This abstraction is the variables of the dataset. These are much more than just containers of the data values since they often represent pieces of information that represent characteristics we can relate to in the problem we are tackling. Also, the variables themselves have an inherent structure representing a pattern, which goes beyond the data values themselves. This is why Statistics is so obsessed with various metrics describing individual variables; in a way, these metrics reflect the essence of a variable and they are usually more important than the data itself.
Moreover, the relationships among all these variables are another level of reality regarding the data. After all, these variables are rarely independent of each other and the relationships among them are crucial for analyzing the data involved. This is what makes data generation a bit tricky since it's not as simple as creating data that follows the distribution of each variable involved. The relationships among the variables play a role in all this. That's why things like correlation metrics are important and help us analyze the data on a deeper level.
Furthermore, there is the structure of the dataset based on the inherent patterns and the reference variable. The latter is usually the target variable we are trying to predict. Naturally, the structure of the dataset is also relevant to the previous realities, particularly the one related to the relationship of the variables, since it influences the densities of the data. However, a higher-order is introduced to the data through the target variable, making this structure even more prominent. Whatever the case, it is by understanding this structure (e.g. through clustering, feature evaluation, etc.) that we manage to gain a deeper understanding of the essence of the data.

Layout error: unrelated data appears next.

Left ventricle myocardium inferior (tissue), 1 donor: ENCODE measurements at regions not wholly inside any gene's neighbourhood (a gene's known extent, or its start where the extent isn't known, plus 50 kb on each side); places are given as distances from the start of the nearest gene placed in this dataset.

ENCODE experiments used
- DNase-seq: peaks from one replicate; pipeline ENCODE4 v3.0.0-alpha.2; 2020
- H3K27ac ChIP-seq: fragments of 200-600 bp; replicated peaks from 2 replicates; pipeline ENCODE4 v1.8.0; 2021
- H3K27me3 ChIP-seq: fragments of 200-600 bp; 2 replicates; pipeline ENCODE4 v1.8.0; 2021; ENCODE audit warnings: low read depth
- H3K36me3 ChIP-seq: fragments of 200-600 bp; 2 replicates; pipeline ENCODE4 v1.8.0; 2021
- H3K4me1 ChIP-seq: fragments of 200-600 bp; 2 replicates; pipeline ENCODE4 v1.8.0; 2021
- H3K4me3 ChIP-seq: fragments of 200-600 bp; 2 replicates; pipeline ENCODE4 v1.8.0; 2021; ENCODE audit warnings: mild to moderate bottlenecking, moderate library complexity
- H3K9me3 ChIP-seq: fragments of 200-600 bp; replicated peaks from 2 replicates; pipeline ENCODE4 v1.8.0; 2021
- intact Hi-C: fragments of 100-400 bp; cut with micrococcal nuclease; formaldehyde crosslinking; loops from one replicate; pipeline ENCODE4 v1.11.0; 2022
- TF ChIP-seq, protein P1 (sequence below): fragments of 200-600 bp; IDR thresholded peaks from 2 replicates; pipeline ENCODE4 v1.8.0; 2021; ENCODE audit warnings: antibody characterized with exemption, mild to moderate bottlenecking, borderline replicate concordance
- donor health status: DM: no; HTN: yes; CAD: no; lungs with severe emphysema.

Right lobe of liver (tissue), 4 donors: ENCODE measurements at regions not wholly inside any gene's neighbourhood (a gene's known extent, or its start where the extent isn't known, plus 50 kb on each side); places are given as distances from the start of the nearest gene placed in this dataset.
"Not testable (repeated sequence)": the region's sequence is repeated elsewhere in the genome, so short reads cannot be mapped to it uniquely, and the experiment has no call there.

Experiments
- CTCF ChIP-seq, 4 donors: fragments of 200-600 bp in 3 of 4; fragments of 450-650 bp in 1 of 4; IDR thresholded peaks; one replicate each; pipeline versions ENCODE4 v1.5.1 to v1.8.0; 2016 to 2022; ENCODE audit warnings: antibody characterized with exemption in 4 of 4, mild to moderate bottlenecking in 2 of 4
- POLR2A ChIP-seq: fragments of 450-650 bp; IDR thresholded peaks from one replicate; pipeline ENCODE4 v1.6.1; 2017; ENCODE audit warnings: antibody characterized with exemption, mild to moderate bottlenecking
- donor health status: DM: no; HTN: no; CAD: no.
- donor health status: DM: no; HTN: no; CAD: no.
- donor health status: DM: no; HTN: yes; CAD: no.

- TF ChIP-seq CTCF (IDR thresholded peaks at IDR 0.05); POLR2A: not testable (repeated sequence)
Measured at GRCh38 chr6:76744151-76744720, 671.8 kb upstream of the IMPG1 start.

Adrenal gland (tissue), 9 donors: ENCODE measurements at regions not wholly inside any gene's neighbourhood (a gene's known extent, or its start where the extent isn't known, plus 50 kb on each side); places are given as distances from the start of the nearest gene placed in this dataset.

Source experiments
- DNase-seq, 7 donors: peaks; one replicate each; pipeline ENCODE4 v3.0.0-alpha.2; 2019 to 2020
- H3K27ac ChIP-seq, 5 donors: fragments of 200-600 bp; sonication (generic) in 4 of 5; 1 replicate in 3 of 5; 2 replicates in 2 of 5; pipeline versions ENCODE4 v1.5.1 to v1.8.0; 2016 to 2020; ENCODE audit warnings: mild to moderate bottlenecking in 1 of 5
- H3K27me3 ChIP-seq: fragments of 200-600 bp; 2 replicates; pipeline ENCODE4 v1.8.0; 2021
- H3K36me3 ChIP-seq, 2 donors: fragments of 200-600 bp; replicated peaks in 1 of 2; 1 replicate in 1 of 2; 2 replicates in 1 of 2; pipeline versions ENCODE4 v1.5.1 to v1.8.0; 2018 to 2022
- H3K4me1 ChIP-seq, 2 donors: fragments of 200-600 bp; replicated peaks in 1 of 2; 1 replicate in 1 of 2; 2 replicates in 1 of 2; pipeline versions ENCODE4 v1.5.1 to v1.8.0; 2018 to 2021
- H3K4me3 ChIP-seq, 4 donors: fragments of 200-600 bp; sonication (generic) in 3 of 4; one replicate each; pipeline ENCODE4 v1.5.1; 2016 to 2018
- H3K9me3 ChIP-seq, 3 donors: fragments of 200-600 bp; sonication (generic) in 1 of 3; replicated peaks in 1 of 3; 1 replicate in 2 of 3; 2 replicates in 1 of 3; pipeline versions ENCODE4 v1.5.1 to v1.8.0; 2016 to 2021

Finally, there are the multidimensional patterns that generated the data in the first place. This is the most important reality of the data since it's the one that defines the whole dataset and in a way transcends it. After all, a dataset is but a sample of all the possible data points that stem from a certain population. The latter is usually beyond reach and it can be limitless as new data usually becomes available. So, knowing these multidimensional patterns is the closest we can get to that population and making use of them is what makes a data science project successful.
Naturally, A.I. is involved in each one of these realities, usually as a tool for analyzing the data. However, it’s particularly relevant in the last level whereby it figures out these multidimensional patterns and manages to create new data similar to the original. Also, understanding these patterns well enables it to make more accurate predictions, due to the generalization of the data that it accomplishes.
Nevertheless, this 5-fold hierarchy of the realities of the data is useful for understanding a dataset, with or without A.I. methods. As a bonus, it enables us to gain a better appreciation of the heuristics available and helps us use them more consciously.
Zacharias Voulgaris, PhD
Passionate data scientist with a foxy approach to technology, particularly related to A.I.